In 1983, when I married my second husband Mark (second in my trilogy!), we flew to Jamaica for our honeymoon. Our ‘Just Married’ matching T-shirts scored us a bump up to First Class and it was bubbly champagne, bonbons and legroom all the way to the land of Reggae and Rastafarians.
Within ten minutes of arriving, we were offered some local ganja (a.k.a: marijuana/dope/weed/wacky-tabacky):
Luggage Boy: (toothy grin at Mark) Hey mon...your bag says you be a doctor. I am a doctor too. I can make you feel real good, mon.
Denise: No thanks. We’re married now. We aren’t supposed to feel good.
Luggage Boy: (determinedly) No problem, mon! Every ting criss...I get you anyting you want! Just ask m...
*POLICEMAN ROUNDS THE CORNER
Denise: (to Mark) Where’s our luggage boy?
If you would have seen me poolside the next day, you might have thought I was a mighty poor excuse for a thief, blatantly hording my stash out in the open: mounds of cigarettes in small bundles, neat piles of matches, a stack of monogrammed hotel napkins and an impressive array of empty glasses and beer bottles. This was an all-inclusive, all-you-can-eat/drink/smoke resort and I wasn’t going to diet or cut down on a single vise for the week I were there. This small-town prairie girl was taking no chances and I stockpiled as much as I could just in case they changed their hotel policy midweek. Sure I got a few odd looks, but I felt invisible. Nobody knew my name, shoe size or was even remotely related to me. It was unlike anywhere I ever had been before...it was an emancipation!
Late in the afternoon I waved off the chance to water-ski in the warm Caribbean Sea (I adhere to the belief that playing in areas where wildlife can swallow you whole should be avoided) so I was left to my own devises and chose to read on the beach. The sun was brutal and the ocean immediately in front of the hotel was protected by a high-tech safety net, so feeling uncommonly adventurous (and admittedly a bit wimpy for not skiing) I decided to go snorkeling.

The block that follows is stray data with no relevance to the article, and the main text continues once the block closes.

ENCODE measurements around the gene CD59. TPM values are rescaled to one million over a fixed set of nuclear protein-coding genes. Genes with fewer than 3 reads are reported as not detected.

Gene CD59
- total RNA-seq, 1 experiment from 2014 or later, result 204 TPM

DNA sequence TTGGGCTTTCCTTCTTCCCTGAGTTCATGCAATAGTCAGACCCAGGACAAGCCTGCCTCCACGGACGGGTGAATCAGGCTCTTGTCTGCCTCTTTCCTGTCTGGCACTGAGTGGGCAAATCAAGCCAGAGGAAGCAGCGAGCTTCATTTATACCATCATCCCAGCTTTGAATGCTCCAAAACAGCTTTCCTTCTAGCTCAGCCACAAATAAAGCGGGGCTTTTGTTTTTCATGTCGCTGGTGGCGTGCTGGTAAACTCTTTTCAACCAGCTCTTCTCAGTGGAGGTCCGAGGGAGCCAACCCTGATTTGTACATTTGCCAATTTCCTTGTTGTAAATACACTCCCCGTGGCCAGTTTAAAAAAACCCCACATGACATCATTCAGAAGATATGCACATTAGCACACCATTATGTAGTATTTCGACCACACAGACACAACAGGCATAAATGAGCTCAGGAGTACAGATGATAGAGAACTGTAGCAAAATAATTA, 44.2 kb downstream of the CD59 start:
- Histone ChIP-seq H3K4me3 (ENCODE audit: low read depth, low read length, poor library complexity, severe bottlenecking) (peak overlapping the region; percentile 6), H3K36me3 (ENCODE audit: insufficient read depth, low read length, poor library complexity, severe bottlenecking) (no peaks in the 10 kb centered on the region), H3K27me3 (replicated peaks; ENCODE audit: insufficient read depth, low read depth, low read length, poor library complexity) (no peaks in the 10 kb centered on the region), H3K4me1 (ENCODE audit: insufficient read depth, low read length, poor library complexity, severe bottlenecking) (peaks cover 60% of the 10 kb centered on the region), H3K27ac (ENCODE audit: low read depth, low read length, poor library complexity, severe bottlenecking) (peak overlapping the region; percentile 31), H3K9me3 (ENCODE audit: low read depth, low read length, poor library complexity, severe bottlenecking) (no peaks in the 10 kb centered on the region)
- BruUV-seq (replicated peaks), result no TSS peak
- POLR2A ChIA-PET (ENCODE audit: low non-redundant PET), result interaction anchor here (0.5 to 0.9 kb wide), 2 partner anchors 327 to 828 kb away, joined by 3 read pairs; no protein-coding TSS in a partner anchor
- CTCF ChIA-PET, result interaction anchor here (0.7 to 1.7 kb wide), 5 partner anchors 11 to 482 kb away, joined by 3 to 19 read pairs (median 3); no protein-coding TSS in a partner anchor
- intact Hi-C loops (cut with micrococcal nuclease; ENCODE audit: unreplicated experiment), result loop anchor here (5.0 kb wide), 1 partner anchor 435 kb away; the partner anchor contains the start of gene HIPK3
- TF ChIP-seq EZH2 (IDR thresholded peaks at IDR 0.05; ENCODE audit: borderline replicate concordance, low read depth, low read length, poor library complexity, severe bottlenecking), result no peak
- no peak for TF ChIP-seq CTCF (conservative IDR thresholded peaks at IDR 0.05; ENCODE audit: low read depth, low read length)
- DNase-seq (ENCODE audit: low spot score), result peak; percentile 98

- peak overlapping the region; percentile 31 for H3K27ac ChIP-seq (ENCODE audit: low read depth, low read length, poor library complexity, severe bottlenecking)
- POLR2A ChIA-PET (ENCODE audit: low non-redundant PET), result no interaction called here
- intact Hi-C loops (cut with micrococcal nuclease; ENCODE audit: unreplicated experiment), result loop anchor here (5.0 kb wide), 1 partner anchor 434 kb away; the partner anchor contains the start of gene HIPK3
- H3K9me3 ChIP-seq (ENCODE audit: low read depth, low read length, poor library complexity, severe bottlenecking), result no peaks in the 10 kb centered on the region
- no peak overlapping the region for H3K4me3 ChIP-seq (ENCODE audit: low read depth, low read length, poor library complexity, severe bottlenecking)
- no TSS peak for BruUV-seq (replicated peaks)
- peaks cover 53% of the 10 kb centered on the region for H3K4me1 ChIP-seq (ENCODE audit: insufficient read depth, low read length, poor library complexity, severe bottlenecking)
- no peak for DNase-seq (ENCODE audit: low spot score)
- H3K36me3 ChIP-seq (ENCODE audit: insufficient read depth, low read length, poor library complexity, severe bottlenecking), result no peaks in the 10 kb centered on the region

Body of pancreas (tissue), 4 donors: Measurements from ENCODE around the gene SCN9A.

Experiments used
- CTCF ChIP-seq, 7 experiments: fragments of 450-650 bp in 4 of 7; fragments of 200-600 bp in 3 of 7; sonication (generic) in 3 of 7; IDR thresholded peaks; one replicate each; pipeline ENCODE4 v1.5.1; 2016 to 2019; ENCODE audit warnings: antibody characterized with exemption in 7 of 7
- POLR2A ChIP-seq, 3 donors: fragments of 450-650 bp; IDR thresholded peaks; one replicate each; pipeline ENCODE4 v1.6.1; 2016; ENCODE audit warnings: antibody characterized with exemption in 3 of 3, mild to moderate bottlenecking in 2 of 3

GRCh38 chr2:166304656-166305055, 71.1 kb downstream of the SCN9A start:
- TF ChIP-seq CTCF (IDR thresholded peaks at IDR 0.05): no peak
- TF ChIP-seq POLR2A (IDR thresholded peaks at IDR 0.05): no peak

The fact that I couldn’t swim nor had I ever snorkeled, failed to register in my mind. The self-preservation portion of my brain had been fully cooked in the blistering Jamaican sun and was set aside to simmer.
The resort lent out free gear and I taught myself the basics quickly, setting off along an exceptionally long pier jutting out into the crystal clear waters close to where I had been lounging on the beach. The panorama below me was entrancing: such an alien, delightful world! But soon I noticed, directly underneath me, a hard-plastic cup from the resort embedded in the ocean floor. Usually, this object wouldn’t cause a stir (save being a piece of unfortunate litter in such pristine surroundings) but it dawned on me that these over-sized tumblers were normally quite large in my hands, and this one was very tiny. Itsy bitsy, even. Two things were immediately obvious: I was way too far out and there was a lot of water between me and that cup! To give myself credit, I did not panic, but quickly snorkeled back to the beach. I had just turned to sit in waist-high water and was taking off my mask when I heard the first scream.
People were running down the pier and yelling, pointing to a massive ripple in the water, utter horror stamped on their scorched, lotion soaked faces. The sinister ripple was in the precise spot where I had seen the tumbler just seconds before.
I didn’t know then what had caused all the excitement, but I knew that I had just missed a personal introduction to it. An ice-cold sensation doused me from the top of my head fully down to my toes. That was how tangible the shock was. I wanted to scoot further back out of the water onto the dry, safe sand, but I was frozen solid. A shark could have slid past and looked me over like a pork roast at Safeway and I couldn’t have budged an inch.
After a few minutes, I finally made it shakily to my lounger and sat down. A staff server came to me and asked if I would like a drink or a snack.
Denise: Do you know what all the screaming was about by the pier?
Server: (naively honest) I heard a Moray eel broke through the netting, mon! A big one too! But no problem, mon...they don’t usually attack humans.
Denise: Where is our luggage boy?
I am nobody’s fool. I know bloody well that this particular giant eel had not accidentally passed through a breech in the netting but had sniffed a rare delicacy, a pure 100% fresh Ukrainian/Canadian hors d’oeuvre and it had chomped clean through that net looking for the buffet table.
I was the Truffle Of The Sea.